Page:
MEXICO CITY (Reuters) - A vicious Mexican drug gang forced some members to eat the hearts of murder victims as part of a gruesome initiation rite to root out infiltrators, a government security official said on Tuesday, citing witness testimony.
For much of the past year, Michoacan, a mountainous, agricultural state in western Mexico, has been ravaged by fighting between drug gang henchmen and vigilantes who took up arms against the cartels but have since splintered into violent factions.
A mid-December shootout between two rival groups that killed 11 people has reignited fears the government is failing to control the state after flooding it with federal troops and pressing vigilantes into a fledgling rural police force.
The renewed fighting in Michoacan comes as President Enrique Pena Nieto faces his deepest crisis since taking office, following the apparent murder of 43 trainee teachers by a drug gang working with corrupt police in neighboring Guerrero state.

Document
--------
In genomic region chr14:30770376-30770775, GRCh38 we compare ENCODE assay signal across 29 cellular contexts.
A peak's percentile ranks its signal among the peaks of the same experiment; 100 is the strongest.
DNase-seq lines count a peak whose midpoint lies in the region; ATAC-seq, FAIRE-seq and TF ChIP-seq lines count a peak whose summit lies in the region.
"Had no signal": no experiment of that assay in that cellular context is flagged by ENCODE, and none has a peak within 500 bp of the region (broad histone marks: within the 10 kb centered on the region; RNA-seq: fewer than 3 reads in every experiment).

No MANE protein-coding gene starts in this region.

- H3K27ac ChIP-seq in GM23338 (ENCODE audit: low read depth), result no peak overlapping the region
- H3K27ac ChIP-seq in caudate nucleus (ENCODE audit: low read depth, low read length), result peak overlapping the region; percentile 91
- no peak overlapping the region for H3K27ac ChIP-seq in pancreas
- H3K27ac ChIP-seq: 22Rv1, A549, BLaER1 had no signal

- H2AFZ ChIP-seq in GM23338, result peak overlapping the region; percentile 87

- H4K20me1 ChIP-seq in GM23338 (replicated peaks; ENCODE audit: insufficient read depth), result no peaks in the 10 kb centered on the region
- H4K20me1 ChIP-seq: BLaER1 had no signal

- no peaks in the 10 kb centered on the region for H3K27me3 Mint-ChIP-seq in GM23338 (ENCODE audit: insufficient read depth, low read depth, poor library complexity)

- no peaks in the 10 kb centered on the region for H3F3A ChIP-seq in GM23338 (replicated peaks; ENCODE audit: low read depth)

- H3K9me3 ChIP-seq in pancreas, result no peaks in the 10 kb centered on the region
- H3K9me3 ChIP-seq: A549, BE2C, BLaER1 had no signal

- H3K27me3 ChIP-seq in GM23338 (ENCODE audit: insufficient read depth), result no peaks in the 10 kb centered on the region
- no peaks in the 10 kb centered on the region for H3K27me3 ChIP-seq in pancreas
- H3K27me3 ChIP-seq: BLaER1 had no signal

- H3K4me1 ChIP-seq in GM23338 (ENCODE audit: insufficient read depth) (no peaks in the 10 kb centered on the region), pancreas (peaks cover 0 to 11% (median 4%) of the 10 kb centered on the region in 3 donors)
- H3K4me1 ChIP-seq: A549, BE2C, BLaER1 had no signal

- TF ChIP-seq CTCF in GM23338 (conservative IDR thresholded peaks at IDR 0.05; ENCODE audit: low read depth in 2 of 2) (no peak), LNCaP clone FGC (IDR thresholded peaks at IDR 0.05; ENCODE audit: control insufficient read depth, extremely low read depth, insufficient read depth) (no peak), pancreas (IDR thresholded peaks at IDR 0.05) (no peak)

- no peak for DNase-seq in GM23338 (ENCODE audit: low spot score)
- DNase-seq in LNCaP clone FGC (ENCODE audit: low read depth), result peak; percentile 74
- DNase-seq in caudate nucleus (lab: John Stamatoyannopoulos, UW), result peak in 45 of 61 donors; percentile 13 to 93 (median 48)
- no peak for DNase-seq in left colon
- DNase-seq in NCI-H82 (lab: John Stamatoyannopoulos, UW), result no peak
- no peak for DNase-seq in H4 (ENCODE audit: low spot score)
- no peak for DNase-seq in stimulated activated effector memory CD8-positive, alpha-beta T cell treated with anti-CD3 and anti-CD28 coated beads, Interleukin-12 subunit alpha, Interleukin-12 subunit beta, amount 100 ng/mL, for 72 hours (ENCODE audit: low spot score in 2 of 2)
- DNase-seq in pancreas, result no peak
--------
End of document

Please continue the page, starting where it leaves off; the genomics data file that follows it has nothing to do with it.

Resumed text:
The incident sparked widespread protests against the government, compounded by conflict-of-interest scandals enveloping the president and his finance minister. Pena Nieto was expected to discuss Mexico’s chronic violence with U.S. President Barack Obama in Washington on Tuesday.
The main gangs operating in Michoacan, La Familia Michoacana, and later offshoot the Knights Templar cartel, were founded by Nazario Moreno, or “The Craziest One,” a cultish crime boss who was finally killed in March 2014 after the previous government declared him dead in 2010.
Interviewed on local television, Alfredo Castillo, Michoacan’s federal security commissioner, denied cannibalism was widespread, but said there were various testimonies indicating heart-eating was part of a macabre initiation Moreno used to root out moles or test his men’s loyalty.
“The ritual ranged from dismembering people they intended to kill to sometimes serving up the heart,” Castillo said.
He did not elaborate on who provided the testimony and did not specify when and where the alleged initiation rituals took place. Castillo could not immediately be reached for comment.
More than 100,000 people have been killed in gang-related violence in Mexico since 2007.
Reporting by Gabriel Stargardter; Editing by Simon Gardner and Tom Brown